provide opportunities for creativeness, development of new skills
and interests, and for utilizing existing skills." (O'Morrow,
The Whys of Recreation Activities for Psychiatric Patients, Therapeutic
Recreation Journal, 3rd quarter, 1971).
Audio Book Club
Submitted by Michelle P., CTRS of Corizon Health
Size of Group: 1 - 20 participants
Equipment/Supplies Needed: Audio CD, CD Player, Chairs for Participants
Activity/Treatment Objective or Expected Outcome: Objective is to provide audio book club as a coping skill to stress, especially by playing Humorous books.
Description of the Activity: Let the group know of the plot, play a few chapter's each group and then following group, process through what had occured, what they would do if they were the main character, so on...
The Hat Game
Submitted by Carl Homan of Lake Heights Resthome -New Zealand
on April 18, 2004
Equipment: A box or bag of different types and shapes of hats
Objective: To allow residents to create characters using their
imagination and to maintain mental cognitive status stimulation
Description: The first person closes their eyes and picks
a hat from the box and has to begin a story and a character
for them self. The next person picks a hat and must add onto
the story as a character as well. Each resident does this in
turn. The Activity director facilitates by helping the story
along and providing comments when appropriate to add a humor.
Pictures can be taken and shown to the residents at a later
time to assist with recall.
Let's Act Out!
Submitted by Kelly W. Shivel of The Inn at Wyngate on May 16,
Equipment: Chairs, short skits. Props if desired.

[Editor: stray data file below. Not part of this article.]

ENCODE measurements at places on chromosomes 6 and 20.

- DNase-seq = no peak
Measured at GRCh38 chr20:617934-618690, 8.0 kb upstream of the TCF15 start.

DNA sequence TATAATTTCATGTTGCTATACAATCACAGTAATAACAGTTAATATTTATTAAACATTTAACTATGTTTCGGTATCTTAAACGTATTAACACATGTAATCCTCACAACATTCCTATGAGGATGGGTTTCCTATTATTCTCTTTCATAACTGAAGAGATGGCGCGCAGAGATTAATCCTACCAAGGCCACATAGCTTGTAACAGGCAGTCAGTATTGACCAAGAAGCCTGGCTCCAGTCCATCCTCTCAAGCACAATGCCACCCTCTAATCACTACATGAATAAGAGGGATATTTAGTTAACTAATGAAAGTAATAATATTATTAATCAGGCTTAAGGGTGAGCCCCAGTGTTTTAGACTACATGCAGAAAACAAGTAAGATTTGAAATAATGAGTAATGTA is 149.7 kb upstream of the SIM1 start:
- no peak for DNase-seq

Objective: To challenge participant's to use creativity, thinking
skills, and to promote socialization.
Description: Begin by consulting short skit books or use your
imagination by coming up with some yourself. Ideally, you should
have between 6-12 different skits available. Each skit should
have at least 2 people needed to perform it and no more than
Read the skits out loud for the residents who will be taking
part in the particular skit you have chosen for them. Take
into consideration the cognitive and motor skills of the residents
when choosing which skit they will perform. One example of
a skit would be as follows:
""You are a doctor. The nurse brings in a patient
who has a large mixing spoon stuck in their nose. You need
to remove this spoon. Act it Out!""
This skit would need three participants: Doctor, nurse, and
the unfortunate patient.
This activity is a real hoot and our residents are great at
developing unique and hilarious lines. Use your imagination
to come up with other great story lines. Works best with medium
to high functioning residents.
Size of Group: 4 to 12
Equipment: a large piece
of cloth, a toilet bowl cleaner, a piece of theraband, and other
items that might provoke creative use of the item
Focus Area: creative thinking
Quick Description: Participants
are given an item such as a large piece of cloth and prompted
to transform the object into an everyday object.
1) Begin discussion on the
relationship of creative thinking, problem-solving and coping
(e.g., creative thinkers may find healthier means to cope with
their problems rather than being overwhelmed by a problem).
2) After discussion, bring
out one item and show it to the group. Announce the game of
Transformation... "take this object and transform it into
an everyday object... be creative and think of different ways
you might transform this object."
3) Give the group an example
if needed. For example, you might transform the toilet bowl
brush into a fly swatter, a microscope, or a golf club.
4) Instruct the group that
the person transforming the object must SHOW us the transformation
(by acting it out) and not tell us. The rest of the group then
must guess what the transformed object is. Be sure to tell the
group that wait till the person is completely done before shouting
out their guesses.
5) Continue around the circle
giving each person several chances at transforming the object.
After 2 or 3 passes, encourage the group to add more movement
and action to their transformation. For example, instead of
just showing a flyswatter, run around the room trying to chase
an imaginary fly with the flyswatter.
Process: How can you relate
the creative thinking you did here to creative thinking you
might have to do with difficult problems?